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NextFuels narrowing search for site of pilot plant

By NextFuels | October 08, 2013

NextFuels, a pioneer in transforming agricultural residue into biofuels, is actively narrowing the search for a site for its initial pilot plant to Southeast Asia. The pilot plant will demonstrate how NextFuels can economically produce transportation and industrial fuels from wet, unprocessed agricultural waste from palm oil plantations.

NextFuels is currently examining sites in Malaysia, Indonesia and Singapore. The company has begun development of the pilot plant in the Netherlands and will ship it to the site in Southeast Asia in 2014. NextFuels will operate the pilot plant in conjunction with strategic partners in the coming year. After the demonstration run of the pilot plant, NextFuels will begin commercial development and deployment in the Southeast Asia region. NextFuels anticipates it will break ground on commercial-scale modules within two to three years.

To manage operations in Southeast Asia, NextFuels has opened an office in Kuala Lumpur, Malaysia. Milton Leong Eng Hai will manage NextFuels operation in the Southeast Asia region.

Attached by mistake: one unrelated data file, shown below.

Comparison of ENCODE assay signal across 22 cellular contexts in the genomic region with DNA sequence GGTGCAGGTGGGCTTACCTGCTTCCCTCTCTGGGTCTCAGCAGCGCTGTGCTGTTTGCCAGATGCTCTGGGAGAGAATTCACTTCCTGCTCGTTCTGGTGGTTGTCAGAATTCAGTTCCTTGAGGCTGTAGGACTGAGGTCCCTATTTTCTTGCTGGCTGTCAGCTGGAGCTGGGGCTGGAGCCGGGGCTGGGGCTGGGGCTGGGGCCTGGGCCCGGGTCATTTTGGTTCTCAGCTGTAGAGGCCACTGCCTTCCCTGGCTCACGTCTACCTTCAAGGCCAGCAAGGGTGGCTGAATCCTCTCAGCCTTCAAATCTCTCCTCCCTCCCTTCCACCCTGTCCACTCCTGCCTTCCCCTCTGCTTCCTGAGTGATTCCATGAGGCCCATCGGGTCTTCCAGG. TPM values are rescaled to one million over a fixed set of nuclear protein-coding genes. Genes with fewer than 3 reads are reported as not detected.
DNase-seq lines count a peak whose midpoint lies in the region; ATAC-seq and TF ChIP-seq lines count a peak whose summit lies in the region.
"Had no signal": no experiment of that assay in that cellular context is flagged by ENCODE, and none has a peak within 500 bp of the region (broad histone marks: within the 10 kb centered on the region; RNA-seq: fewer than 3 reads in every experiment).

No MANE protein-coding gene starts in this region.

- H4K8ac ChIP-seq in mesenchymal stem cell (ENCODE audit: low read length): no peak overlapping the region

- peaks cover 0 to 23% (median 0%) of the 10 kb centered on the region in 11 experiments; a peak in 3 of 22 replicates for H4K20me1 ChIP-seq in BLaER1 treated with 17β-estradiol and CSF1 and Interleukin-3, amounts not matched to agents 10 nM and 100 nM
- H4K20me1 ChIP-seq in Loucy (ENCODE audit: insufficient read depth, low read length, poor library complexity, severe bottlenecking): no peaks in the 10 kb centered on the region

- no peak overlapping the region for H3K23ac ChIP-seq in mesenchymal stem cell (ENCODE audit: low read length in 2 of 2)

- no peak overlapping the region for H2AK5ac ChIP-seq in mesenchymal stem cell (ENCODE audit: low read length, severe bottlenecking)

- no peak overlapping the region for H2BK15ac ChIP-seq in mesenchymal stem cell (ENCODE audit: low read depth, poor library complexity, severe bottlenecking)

"Southeast Asia is the perfect place for us to start. Palm plantation owners, government regulators and others are struggling with ways to use or eliminate the residue that comes from palm oil production. Burning it is no longer an option," said Michael Petras, CEO of NextFuels and biofuel trading company Enagra. "Our technology turns that waste into a second, profitable crop that will provide cost-effective fuel and reduce air pollution."

NextFuels employs a technology called bio-liquefaction that efficiently transforms agricultural biomass to green energy. The underlying technology -- originally developed by Shell Oil -- will allow NextFuels and its partners to produce bio-based petroleum at commercial scale for $70 to $85 a barrel out of wet biomass.

NextFuels CEO Michael Petras will speak at the Asia Future Energy Forum & Exhibition in Singapore on 29-30 October 2013. He will discuss the haze issue, options for palm plantation and the bio-liquefaction technology and process.

 

 

 

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